Or not. Hank had the sudden sensation he was being watched. He felt Connor stiffen behind him and tighten his grip on his pistol. He felt it too. Someone was here.
Hank gestured to the alleyways on either side of the house. Connor took one and he took the other. Hank climbed over a rusty refrigerator and noticed an open window he could reach. Connor circled around to his side and Hank felt relieved to have the android covering his back again. Hank climbed up to the window and squeezed through it before reaching down to help Connor up.
The house was a mess. Ragged grey carpet was stained with filth and blue blood, and the place smelled hideous, like trash and stale bandages. Connor touched the wall and sampled a fresh streak of blue blood. “Spare,” he whispered. “Unfiltered.”
Unfiltered. Hank nodded. Only Thirium that hadn’t been ran through androids could be manufactured into red ice. Something about using it as blood depleted the chemical compound that got people high. This place was a red ice lab.
Hank tried the first door on the landing, holding his gun as he breached the entrance. An android sat on the floor, watching over what was a remarkably complicated drug making operation. The whole place looked like a science lab, with beakers and glass tubes full of blue liquid. Cyberlife blood packs lay discarded on the floor.
“Don’t shoot!” The android raised his hands in the air.
“We’re looking for Elias Ellis,” Connor explained.
“He’s not here,” the android said. “What do you want with him?”
“I’d like to say we’re here to take this operation down, but we’re investigating a murder. Craig Ellis. Name ring a bell?”
“Oh, not the little boy...” the android closed his eyes. “He was my friend. He was the only one who would play with me. Elias kept me locked up here. Promised he’d keep me safe from the deviant hunters. Except now I’m a prisoner, forced to make him drugs. I can’t escape. I have no rights. Why did he hurt the little one?”
“We don’t know,” Connor explained, “but we’re trying to find out. Anything you tell us could be useful.”
“He’ll be here soon to make his weekly pickup,” the android said. “Get me out of here and I’ll cooperate.”
Hank nodded to Connor. “Okay. You got yourself a deal.”
Connor stood in an old wardrobe, pressed up uncomfortably close to Hank. The deviant had hid them when Elias had pulled up outside, and they were waiting to ambush him.
He wasn’t sure if Hank was angry with him. Hank refused to meet his eyes, and yet the things he’d said indicated he’d liked their closeness last night.
Connor was so confused. He decided to concentrate on the mission. They were going to take down the child killer and extract a confession. Then they could go home and talk. Or avoid it some more. Or Hank could get drunk again until they fell into another intimate moment that was hard to explain later. Connor wanted that, but he didn’t want it to end their friendship. He didn’t want to be left with closeness at night followed by awkward silences in the daylight. Things they could never talk about openly, like their relationship was a secret that could only ever come out in the dark.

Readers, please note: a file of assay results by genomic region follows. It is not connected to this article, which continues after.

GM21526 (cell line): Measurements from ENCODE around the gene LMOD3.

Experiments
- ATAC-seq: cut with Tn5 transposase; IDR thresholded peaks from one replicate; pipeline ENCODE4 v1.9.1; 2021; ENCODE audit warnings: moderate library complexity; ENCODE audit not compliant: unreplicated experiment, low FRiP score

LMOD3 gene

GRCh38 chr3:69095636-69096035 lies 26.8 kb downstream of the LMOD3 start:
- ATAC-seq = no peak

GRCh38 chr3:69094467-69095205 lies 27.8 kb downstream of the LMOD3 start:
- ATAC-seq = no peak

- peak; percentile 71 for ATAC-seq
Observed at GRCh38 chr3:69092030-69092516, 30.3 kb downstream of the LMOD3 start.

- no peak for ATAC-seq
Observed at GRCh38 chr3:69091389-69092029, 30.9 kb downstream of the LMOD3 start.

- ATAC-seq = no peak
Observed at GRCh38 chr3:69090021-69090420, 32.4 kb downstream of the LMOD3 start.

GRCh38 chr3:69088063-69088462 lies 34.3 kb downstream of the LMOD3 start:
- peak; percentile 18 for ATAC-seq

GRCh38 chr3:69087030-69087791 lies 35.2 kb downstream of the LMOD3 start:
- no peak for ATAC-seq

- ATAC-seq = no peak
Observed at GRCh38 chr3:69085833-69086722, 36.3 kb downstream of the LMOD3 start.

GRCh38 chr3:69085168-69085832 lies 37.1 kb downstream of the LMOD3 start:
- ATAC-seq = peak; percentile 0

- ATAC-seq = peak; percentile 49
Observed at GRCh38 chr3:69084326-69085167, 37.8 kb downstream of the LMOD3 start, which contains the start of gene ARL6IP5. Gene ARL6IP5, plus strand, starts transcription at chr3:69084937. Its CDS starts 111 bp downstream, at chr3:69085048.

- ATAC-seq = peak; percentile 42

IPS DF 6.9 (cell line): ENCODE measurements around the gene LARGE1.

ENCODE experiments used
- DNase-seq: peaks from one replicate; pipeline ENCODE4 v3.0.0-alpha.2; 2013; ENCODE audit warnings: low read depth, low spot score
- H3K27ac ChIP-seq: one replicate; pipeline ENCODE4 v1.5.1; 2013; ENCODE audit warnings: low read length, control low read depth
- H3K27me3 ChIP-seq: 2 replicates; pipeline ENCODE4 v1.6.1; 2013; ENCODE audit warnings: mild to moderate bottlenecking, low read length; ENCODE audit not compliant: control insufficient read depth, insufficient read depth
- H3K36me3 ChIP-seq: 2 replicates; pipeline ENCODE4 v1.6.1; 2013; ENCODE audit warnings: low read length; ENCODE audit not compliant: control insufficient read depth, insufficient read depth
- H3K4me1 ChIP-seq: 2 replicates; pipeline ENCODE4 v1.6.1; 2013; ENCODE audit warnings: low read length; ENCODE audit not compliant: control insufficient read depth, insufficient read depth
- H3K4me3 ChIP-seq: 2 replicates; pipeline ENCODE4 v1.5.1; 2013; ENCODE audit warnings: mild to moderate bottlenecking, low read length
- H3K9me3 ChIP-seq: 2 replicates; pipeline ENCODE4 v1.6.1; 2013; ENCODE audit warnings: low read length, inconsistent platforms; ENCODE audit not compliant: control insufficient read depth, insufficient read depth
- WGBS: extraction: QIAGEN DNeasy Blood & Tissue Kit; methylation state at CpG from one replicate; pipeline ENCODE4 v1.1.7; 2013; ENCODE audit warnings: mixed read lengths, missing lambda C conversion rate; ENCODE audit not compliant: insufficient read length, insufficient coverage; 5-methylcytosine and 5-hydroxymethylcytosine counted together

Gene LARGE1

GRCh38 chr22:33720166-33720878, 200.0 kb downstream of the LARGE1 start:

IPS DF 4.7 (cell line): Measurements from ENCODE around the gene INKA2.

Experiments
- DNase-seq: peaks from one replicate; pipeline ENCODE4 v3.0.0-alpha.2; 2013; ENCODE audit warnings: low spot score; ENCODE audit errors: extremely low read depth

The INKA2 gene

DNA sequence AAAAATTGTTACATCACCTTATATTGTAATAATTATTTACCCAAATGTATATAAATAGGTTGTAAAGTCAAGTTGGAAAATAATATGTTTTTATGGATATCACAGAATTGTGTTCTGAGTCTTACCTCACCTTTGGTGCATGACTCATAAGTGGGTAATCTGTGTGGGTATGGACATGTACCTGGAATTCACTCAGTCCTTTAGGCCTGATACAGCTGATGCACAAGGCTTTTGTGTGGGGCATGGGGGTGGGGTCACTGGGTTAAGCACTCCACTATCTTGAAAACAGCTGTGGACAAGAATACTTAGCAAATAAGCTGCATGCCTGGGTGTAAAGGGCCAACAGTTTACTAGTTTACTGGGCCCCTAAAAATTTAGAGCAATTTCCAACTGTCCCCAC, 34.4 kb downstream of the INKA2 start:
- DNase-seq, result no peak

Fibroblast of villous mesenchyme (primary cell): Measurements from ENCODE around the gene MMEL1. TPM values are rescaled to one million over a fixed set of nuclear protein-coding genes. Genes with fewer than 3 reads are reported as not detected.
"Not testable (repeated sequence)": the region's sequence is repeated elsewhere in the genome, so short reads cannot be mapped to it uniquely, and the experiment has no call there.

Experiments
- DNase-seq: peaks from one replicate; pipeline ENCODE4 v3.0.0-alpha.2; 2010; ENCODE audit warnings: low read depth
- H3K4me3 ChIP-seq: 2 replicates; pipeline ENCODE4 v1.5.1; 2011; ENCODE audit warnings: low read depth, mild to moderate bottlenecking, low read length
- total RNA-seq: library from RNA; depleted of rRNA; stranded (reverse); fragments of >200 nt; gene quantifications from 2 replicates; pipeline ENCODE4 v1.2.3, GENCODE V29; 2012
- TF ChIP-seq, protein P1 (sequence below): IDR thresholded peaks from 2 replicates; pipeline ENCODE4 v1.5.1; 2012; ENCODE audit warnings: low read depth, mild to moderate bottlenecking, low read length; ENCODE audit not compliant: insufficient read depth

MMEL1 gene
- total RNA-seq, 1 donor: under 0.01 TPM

Elias busted into the room. He was a white, balding, skinny man with mean eyes and a patchy beard. A wicked scar ran from his eye all the way down his left cheek.
“The fuck are you doing, John? Get the fuck up!” Elias punched the deviant, and blue blood trickled from his nose.
“The next batch is almost ready, Elias!”
“Yeah well, hurry the fuck up.” Elias paced the room, twitchy and nervous, obviously high.
“Where is Craig?” John asked.
“He had a fucking accident.” Elias drew in a long breath. “I was high and he was screaming and I don’t know what happened but when I woke up he was dead. Cops are gonna be all over this shit. That’s why I need you to hurry up and get the goods ready. I gotta get outta town.”
That was enough for Hank. He burst out of the closet and pointed his gun at the killer. “Put your hands up!”
Elias’s eyes widened. “What the fuck?” He bolted through the door before Hank could fire a shot off. Connor pushed past Hank and ran after Elias, chasing him down the stairs. Elias threw a ladder in his way and Hank trailed behind. Connor threw the ladder off and continued the chase into the front yard, where the suspect headed to his car. The suspect fired up the engine as Connor reached him and backed up at full speed, sending Connor flying backwards into the street and severing his right leg. Hank arrived at the front door and paused for a second to catch his breath and assess the situation.
“Oh fuck. Connor!” Hank watched as the suspect spun the car around and revved the engine to come at Connor with full force. He was going to hit Connor again, and he wouldn’t survive another blow. Worse, he was taunting Connor, knowing he couldn't move out of the way in time with only one leg.
Hank did the only thing he could: he raised his gun and fired at the suspect. His aim was true and Elias’s head exploded in a shower of red blood and brains. His body slumped against the wheel, sounding the horn.